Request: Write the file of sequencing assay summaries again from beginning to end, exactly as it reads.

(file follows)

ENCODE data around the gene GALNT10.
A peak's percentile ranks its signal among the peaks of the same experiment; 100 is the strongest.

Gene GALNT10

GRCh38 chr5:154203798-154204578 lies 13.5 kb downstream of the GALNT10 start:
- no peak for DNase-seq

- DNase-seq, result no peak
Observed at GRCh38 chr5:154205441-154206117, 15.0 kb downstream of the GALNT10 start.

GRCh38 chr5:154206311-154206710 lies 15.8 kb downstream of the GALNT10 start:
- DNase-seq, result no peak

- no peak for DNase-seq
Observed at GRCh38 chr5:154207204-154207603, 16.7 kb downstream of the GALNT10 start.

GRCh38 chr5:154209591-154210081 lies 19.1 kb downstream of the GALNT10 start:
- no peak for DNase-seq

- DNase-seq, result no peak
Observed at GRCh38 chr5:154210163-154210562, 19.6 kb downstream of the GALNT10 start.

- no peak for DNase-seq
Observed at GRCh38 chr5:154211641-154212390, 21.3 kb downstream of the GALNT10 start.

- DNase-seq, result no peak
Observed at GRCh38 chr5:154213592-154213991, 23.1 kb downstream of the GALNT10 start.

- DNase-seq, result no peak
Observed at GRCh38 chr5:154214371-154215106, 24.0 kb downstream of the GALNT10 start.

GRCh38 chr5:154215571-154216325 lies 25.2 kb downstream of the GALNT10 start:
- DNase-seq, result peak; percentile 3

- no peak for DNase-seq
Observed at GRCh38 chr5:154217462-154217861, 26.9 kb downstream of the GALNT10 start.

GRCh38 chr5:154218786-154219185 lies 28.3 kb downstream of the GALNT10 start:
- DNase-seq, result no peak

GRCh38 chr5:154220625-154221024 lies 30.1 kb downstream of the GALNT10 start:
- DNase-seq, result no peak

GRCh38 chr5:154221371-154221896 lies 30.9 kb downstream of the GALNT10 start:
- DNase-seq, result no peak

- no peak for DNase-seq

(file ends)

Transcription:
ENCODE data around the gene GALNT10.
A peak's percentile ranks its signal among the peaks of the same experiment; 100 is the strongest.

Gene GALNT10

GRCh38 chr5:154203798-154204578 lies 13.5 kb downstream of the GALNT10 start:
- no peak for DNase-seq

- DNase-seq, result no peak
Observed at GRCh38 chr5:154205441-154206117, 15.0 kb downstream of the GALNT10 start.

GRCh38 chr5:154206311-154206710 lies 15.8 kb downstream of the GALNT10 start:
- DNase-seq, result no peak

- no peak for DNase-seq
Observed at GRCh38 chr5:154207204-154207603, 16.7 kb downstream of the GALNT10 start.

GRCh38 chr5:154209591-154210081 lies 19.1 kb downstream of the GALNT10 start:
- no peak for DNase-seq

- DNase-seq, result no peak
Observed at GRCh38 chr5:154210163-154210562, 19.6 kb downstream of the GALNT10 start.

- no peak for DNase-seq
Observed at GRCh38 chr5:154211641-154212390, 21.3 kb downstream of the GALNT10 start.

- DNase-seq, result no peak
Observed at GRCh38 chr5:154213592-154213991, 23.1 kb downstream of the GALNT10 start.

- DNase-seq, result no peak
Observed at GRCh38 chr5:154214371-154215106, 24.0 kb downstream of the GALNT10 start.

GRCh38 chr5:154215571-154216325 lies 25.2 kb downstream of the GALNT10 start:
- DNase-seq, result peak; percentile 3

- no peak for DNase-seq
Observed at GRCh38 chr5:154217462-154217861, 26.9 kb downstream of the GALNT10 start.

GRCh38 chr5:154218786-154219185 lies 28.3 kb downstream of the GALNT10 start:
- DNase-seq, result no peak

GRCh38 chr5:154220625-154221024 lies 30.1 kb downstream of the GALNT10 start:
- DNase-seq, result no peak

GRCh38 chr5:154221371-154221896 lies 30.9 kb downstream of the GALNT10 start:
- DNase-seq, result no peak

- no peak for DNase-seq